Wheeler and Lai Surveyors

The Hybrid Office Approach

Today marks the first day of England’s journey out of lockdown (no.3), with some outdoor sports being able to open and 2 households or 6 people being able to meet up in outside spaces. It’s a welcome fresh start to coming out of what seems like hibernation as a nation.

This leads us to consider the inside space, the inside office space that businesses are occupying. When the “stay at home” mandate is fully lifted and people are not required to work from home, and can make the move back to the office, what does the office landscape look like? There has been tremendous upheaval and change for many people, the retail sector has been most obviously hit hard, with the industrial sector having stayed strong in demand.

There has been headlines regarding closures of established banks closing branches, national business closing offices, and businesses asking their staff how they want to work, and getting a mix of answers, such as wishing to continue to work from home, wishing to return to the office, or having a mixture of the two. This leads us to think about the hybrid option, where businesses are able to offer 2 or 3 days at the office, to enable interaction and socialisation, and the flexibility to work from home.

The office isn’t “redundant”, there is still going to be a need for a business space, but it is how it is being used and how often by it’s staff that is evolving and changing. Business will need to adapt to the new emerging normal, the nation has been through a change, and business owners and leaders cannot remain static. The traditional “presenteeism” of “having bodies in the office” to make sure people appear to be working isn’t going to be sustainable. People have been resilient and adapting to working from home and going digital, this isn’t going to be easily discarded.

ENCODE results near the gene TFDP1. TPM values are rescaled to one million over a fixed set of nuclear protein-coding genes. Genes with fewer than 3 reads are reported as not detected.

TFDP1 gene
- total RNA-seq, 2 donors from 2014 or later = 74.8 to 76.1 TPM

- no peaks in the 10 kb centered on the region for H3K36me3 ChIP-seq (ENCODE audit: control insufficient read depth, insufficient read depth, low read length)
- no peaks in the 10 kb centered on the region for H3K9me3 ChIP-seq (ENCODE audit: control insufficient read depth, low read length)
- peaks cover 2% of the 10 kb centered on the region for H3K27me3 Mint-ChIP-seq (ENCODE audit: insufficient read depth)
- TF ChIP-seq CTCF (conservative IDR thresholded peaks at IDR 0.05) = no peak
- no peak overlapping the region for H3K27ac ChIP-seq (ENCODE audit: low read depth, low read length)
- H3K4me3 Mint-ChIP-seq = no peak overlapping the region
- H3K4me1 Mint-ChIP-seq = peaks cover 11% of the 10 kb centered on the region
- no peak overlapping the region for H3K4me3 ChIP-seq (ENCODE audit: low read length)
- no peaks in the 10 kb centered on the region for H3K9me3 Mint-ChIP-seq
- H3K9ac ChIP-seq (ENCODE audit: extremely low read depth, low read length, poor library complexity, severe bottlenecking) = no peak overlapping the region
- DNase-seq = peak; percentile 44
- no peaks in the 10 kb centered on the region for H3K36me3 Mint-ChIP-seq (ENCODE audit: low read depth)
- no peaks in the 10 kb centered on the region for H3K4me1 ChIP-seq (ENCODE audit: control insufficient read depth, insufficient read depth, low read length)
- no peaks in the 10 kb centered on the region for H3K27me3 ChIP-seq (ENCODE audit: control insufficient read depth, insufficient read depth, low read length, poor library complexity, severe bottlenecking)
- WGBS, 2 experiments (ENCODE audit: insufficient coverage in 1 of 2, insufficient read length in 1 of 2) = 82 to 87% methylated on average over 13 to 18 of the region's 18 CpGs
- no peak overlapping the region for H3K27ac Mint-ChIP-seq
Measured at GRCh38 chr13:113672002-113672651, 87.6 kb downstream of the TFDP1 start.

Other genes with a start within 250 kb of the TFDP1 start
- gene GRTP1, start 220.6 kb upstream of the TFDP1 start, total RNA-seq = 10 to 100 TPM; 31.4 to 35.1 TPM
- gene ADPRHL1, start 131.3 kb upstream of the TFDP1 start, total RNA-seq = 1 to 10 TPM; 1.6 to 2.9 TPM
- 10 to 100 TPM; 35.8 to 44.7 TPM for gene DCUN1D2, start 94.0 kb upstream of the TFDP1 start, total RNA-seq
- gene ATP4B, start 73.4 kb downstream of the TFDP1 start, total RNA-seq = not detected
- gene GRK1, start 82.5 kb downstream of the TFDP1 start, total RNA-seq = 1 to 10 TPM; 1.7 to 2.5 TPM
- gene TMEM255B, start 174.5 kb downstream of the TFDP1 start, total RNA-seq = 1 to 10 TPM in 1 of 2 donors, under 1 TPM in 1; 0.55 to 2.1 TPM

If you occupy office space. it might be time for a re-think how to make the space more productive for your staff, how you can create creative flexible spaces to adapt to new working habits. If you have surplus space, could you sub-let this and generate an income? If you have limited space, can you get an architect in to re-imagine the space?

If you’re not occupying space right now and are looking to rent somewhere, you need to assess your reasons for wanting a space, and what type of space do you or does your business need? Would serviced offices work well for you; which gives you flexibility and connectivity already set up? Or do you require “co working” space so that you can be immersed with other business owners and feel connected if you’re a solo operator? Or would you prefer to create the perfect space for your business by leasing an open plan office and making it your own? Whether public-facing or in a business park, location and accessibility are factors to consider.

This changing business landscape means that an open mind and adaptability is useful, and a review of your business space might be needed, to ensure your business thrives. It is going to be an interesting emergence, and Wheeler & Lai will be keeping an eye on the market, to see how business spaces are being used.

Thank you for reading this, and if you require any business space advice, contact us on 01983 210 335 or 023 9421 7335.

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